By Kevin O'Keefe

Law schools are not exposing students to real world business development

Hard to Find

Are law schools preparing law students for the real world? A world where they’ll need to develop a book of business or eventually be fired or go hungry—let alone pay the student loans whose proceeds went to the law school that left them ill-equipped?

Mary Mogan Edwards (@marymoganedwards) had a nice piece in Sunday’s Columbus Dispatch about college newspapers changing with the times. They’re publishing less in print and more online.

Unlike metro dailies, who are making the move in order to survive, college newspapers are making the move in order to teach students and prepare them for the real world.

The cutbacks go down hard with some, especially newspaper alumni, but the students making the decisions generally see changes as inevitable — not just to make the numbers work, but to prepare them for journalism as it’s practiced today.

“Students have to focus on their careers,” said Emma Ockerman, editor of The Post. Publishing a print newspaper five days a week means “We’re putting all our interest and focus into a product that is shrinking in readership.”

Pouring their energy instead into a breaking-news website and a weekly paper will be a better use of time and resources, she said. “We don’t have to worry about downsizing staff.”

I am headed back to East Lansing in a couple weeks for the third time in the last year. I’ll be working with Michigan State Law School to do a day-long social media and blogging boot camp for law students, alumni and the administration.

The law school is behind social media one hundred percent. Michigan State Law believes in social media for a number of reasons, but two really resonate with me. One, to prepare its law students and to help them get jobs. They have a history that shows it works. And two, to provide meaningful access to legal information and services. By leveraging technology and the Internet, MSU Law knows lawyers can connect with people, build trust and deliver legal services more efficiently.

And MSU Law walks the talk. Their Dean, Joan Howarth, who sat in all day for our first boot camp, is an active user of Facebook. Not just to share personal experiences but to share her views on the legal profession, its governing bodies and legal education. I wish other lawyers were half as authentic on social media as Dean Howarth.

In contrast, I hoped to speak to the law school students at my undergrad in South Bend. I was told that with a brief program like I proposed, students rarely show up. I asked if the dean of the law school, dean of career of development and others in the administration used social media and blogging for relationship-building, learning and networking. I was told they do not.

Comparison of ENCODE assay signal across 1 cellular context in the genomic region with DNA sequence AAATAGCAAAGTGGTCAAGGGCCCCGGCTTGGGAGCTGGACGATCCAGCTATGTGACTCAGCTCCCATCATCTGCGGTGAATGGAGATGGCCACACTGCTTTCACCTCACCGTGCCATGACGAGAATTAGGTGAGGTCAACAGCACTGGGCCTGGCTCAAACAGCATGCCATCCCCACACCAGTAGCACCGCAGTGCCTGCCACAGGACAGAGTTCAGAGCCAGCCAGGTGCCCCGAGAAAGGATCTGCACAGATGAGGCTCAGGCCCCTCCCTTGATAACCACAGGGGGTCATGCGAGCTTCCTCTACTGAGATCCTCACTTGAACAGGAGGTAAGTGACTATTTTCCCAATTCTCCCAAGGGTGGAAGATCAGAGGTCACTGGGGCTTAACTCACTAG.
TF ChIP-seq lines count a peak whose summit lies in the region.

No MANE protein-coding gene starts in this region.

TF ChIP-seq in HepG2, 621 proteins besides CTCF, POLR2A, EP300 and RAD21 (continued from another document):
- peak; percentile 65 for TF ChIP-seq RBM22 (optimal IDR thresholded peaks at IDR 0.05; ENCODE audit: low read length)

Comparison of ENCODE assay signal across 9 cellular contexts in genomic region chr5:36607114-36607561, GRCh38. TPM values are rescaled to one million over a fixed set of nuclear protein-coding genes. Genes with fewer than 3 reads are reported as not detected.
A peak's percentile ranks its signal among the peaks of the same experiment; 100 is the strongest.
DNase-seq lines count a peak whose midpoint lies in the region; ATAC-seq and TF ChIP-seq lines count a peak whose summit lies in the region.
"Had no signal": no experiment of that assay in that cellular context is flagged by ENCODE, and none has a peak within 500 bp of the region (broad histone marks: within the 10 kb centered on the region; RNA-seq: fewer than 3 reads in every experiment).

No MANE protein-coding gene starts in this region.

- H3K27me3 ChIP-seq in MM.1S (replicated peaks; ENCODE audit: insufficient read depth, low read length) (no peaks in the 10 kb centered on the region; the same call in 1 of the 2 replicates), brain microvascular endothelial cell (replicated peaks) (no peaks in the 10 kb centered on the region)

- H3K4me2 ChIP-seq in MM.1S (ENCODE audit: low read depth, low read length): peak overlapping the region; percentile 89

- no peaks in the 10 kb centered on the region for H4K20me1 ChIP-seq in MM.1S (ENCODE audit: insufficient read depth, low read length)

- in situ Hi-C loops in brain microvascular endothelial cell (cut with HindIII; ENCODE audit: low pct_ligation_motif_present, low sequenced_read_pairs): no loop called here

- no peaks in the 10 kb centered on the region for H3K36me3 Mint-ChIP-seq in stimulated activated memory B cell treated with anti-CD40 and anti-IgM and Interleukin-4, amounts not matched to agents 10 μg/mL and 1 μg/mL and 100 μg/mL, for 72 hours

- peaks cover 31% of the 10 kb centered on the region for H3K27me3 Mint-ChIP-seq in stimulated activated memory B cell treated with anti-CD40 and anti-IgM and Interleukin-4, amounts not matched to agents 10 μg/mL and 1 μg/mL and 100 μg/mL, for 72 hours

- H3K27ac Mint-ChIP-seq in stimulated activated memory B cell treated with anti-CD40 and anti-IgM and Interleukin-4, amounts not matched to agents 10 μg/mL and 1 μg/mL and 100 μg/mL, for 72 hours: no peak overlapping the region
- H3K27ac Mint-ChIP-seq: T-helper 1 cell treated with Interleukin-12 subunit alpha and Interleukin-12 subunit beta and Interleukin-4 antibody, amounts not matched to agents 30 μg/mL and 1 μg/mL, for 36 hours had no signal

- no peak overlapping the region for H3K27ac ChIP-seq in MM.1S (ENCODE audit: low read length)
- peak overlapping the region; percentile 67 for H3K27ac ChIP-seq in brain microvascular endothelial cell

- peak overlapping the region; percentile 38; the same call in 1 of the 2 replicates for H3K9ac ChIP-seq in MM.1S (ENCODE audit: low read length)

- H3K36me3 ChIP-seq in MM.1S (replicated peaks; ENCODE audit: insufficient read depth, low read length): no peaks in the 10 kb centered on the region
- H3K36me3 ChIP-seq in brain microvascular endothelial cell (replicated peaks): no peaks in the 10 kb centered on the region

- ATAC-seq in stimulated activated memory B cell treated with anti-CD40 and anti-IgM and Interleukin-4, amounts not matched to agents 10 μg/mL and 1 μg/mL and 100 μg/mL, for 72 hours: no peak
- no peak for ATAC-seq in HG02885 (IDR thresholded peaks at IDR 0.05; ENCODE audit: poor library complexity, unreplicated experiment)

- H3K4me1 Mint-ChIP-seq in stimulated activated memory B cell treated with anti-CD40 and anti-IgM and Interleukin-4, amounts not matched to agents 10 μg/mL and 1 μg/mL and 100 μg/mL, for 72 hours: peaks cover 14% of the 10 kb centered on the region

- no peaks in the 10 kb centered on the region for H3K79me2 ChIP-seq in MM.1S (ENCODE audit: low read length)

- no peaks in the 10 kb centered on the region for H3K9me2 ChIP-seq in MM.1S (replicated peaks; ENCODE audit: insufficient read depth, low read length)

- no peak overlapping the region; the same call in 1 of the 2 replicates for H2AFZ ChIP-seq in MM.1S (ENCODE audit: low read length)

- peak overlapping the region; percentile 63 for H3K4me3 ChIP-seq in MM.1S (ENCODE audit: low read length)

How important do the law students at this school believe social media is? I suspect they believe resumés, on-campus interviews, law review and summer associate positions, like they were 57 years ago, are the way to go. Not that you want to dismiss all of these things, but they’ll not distinguish you nor will they prepare you before the type of business development being done today.

I met last week with the head of U.S. business development for a large multinational law firm. He told me the greatest frustration he has is that law schools are not exposing students to aspects of business development when the business of law is all relationship-driven.

When told about my call with the law school in South Bend, he says that’s the problem—leaders in law schools, out of fear of being exposed, do not acknowledge what they do not know themselves and do not use the mediums businesses are using today.

If you’re a law student, ask yourself if your law school is truly preparing you for the future. Ask yourself if other law schools are preparing their students for the real world.

If you’re a law school leader, ask yourself if you truly understand what students need for the road ahead. Have you spoken with the business development people in law firms who are charged with helping lawyers become a lawyer with a book of business? Are you helping law students who want to work in small and medium-size firms distinguish themselves? And for those grads wanting to go solo, are you exposing them as to how to get business today?

Take a page of what college newspapers are doing. Change course.

Image courtesy of Flicker by Wayne Stadler

Kevin O'Keefe
About the Author

Trial lawyer turned legal tech entrepreneur, I am the founder and CEO of LexBlog, a legal blog community of over 30,000 blog publishers, worldwide. LexBlog’s publishing platform is used on a subscription basis by over 18,000 legal professionals, including the largest law firm in each India, China and the United States.

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